Vailima Letters

Page 26

The sense of my helplessness here has been rather bitter; I feel it wretched to see this dance of folly and injustice and unconscious rapacity go forward from day to day, and to be impotent. I was not consulted - or only by one man, and that on particular points; I did not choose to volunteer advice till some pressing occasion; I have not even a vote, for I am not a member of the municipality.

What ails you, miserable man, to talk of saving material? I have a whole world in my head, a whole new society to work, but I am in no hurry; you will shortly make the acquaintance of the Island of Ulufanua, on which I mean to lay several stories; the BLOODY WEDDING, possibly the HIGH WOODS - (O, it's so good, the High Woods, but the story is craziness; that's the trouble,) - a political story, the LABOUR SLAVE, etc. Ulufanua is an imaginary island; the name is a beautiful Samoan word for the TOP of a forest; ulu - leaves or hair, fanua=land. The ground or country of the leaves. 'Ulufanua the isle of the sea,' read that verse dactylically and you get the beat; the u's are like our double oo; did ever you hear a prettier word?

I do not feel inclined to make a volume of Essays, but if I did, and perhaps the idea is good - and any idea is better than South Seas - here would be my choice of the Scribner articles: DREAMS, BEGGARS, LANTERN-BEARERS, RANDOM MEMORIES. There was a paper called the OLD PACIFIC CAPITAL in Fraser, in Tulloch's time, which had merit; there were two on Fontainebleau in the MAGAZINE OF ART in Henley's time. I have no idea if they're any good; then there's the EMIGRANT TRAIN. PULVIS ET UMBRA is in a different key, and wouldn't hang on with the rest.

I have just interrupted my letter and read through the chapter of the HIGH WOODS that is written, a chapter and a bit, some sixteen pages, really very fetching, but what do you wish? the story is so wilful, so steep, so silly - it's a hallucination I have outlived, and yet I never did a better piece of work, horrid, and pleasing, and extraordinarily TRUE; it's sixteen pages of the South Seas; their essence. What am I to do? Lose this little gem - for I'll be bold, and that's what I think it - or go on with the rest, which I don't believe in, and don't like, and which can never make aught but a silly yarn? Make another end to it? Ah, yes, but that's not the way I write; the whole tale is implied; I never use an effect, when I can help it, unless it prepares the effects that are to follow; that's what a story consists in. To make another end, that is to make the beginning all wrong. The denouement of a long story is nothing; it is just a 'full close,' which you may approach and accompany as you please - it is a coda, not an essential member in the rhythm; but the body and end of a short story is bone of the bone and blood of the blood of the beginning. Well, I shall end by finishing it against my judgment; that fragment is my Delilah. Golly, it's good. I am not shining by modesty; but I do just love the colour and movement of that piece so far as it goes.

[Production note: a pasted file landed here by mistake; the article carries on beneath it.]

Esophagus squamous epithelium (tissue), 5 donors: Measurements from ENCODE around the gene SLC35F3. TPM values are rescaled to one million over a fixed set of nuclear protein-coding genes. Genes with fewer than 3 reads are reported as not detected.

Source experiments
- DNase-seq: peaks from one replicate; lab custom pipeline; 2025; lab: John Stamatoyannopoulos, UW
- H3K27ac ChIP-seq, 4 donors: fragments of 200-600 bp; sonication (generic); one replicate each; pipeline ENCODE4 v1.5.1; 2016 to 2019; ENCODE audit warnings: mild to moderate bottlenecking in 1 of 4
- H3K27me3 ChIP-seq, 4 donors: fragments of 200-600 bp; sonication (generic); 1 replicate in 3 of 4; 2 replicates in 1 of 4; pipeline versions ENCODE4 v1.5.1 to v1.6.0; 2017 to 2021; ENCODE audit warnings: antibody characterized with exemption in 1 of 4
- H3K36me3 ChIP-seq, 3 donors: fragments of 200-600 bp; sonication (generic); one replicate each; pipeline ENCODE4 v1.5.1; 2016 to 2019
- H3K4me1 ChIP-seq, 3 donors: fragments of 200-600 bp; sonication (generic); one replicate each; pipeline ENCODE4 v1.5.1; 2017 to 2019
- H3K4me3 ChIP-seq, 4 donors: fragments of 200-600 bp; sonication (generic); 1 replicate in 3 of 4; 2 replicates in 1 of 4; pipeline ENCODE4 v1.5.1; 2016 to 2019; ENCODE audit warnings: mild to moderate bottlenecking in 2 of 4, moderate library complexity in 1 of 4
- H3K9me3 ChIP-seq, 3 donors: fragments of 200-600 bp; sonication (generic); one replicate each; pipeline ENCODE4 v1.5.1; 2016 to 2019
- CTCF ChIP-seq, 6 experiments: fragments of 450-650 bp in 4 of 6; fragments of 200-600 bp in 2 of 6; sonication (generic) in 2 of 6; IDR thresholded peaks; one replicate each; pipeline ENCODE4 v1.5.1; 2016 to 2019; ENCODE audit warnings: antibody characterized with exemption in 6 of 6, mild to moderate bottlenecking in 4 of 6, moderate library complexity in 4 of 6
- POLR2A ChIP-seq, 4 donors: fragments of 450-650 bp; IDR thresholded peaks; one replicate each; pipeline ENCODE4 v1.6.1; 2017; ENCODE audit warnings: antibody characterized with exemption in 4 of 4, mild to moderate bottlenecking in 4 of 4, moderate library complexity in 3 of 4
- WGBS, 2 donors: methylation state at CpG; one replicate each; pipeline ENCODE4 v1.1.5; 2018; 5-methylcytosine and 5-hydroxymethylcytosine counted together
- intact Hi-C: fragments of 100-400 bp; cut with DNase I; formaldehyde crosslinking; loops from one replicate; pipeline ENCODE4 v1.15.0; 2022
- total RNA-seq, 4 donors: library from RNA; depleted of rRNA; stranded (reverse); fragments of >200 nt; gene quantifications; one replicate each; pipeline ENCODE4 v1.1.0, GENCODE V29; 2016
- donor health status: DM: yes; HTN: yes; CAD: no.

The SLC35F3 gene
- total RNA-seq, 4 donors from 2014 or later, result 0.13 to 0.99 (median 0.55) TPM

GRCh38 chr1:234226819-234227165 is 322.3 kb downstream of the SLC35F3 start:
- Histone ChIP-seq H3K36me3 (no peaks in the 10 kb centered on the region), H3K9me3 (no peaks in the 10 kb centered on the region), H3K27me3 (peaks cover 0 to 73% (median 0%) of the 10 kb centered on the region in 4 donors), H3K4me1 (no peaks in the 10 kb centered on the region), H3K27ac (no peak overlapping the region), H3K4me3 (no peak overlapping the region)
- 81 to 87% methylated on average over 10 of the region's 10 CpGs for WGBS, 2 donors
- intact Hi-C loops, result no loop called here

I was surprised to hear of your fishing. And you saw the 'Pharos,' thrice fortunate man; I wish I dared go home, I would ask the Commissioners to take me round for old sake's sake, and see all my family pictures once more from the Mull of Galloway to Unst. However, all is arranged for our meeting in Ceylon, except the date and the blooming pounds. I have heard of an exquisite hotel in the country, airy, large rooms, good cookery, not dear; we shall have a couple of months there, if we can make it out, and converse or - as my grandfather always said - 'commune.' 'Communings with Mr. Kennedy as to Lighthouse Repairs.' He was a fine old fellow, but a droll.


Lloyd has returned. Peace and war were played before his eyes at heads or tails. A German was stopped with levelled guns; he raised his whip; had it fallen, we might have been now in war. Excuses were made by Mataafa himself. Doubtless the thing was done - I mean the stopping of the German - a little to show off before Lloyd.

Robert Louis Stevenson
Classic Literature Library

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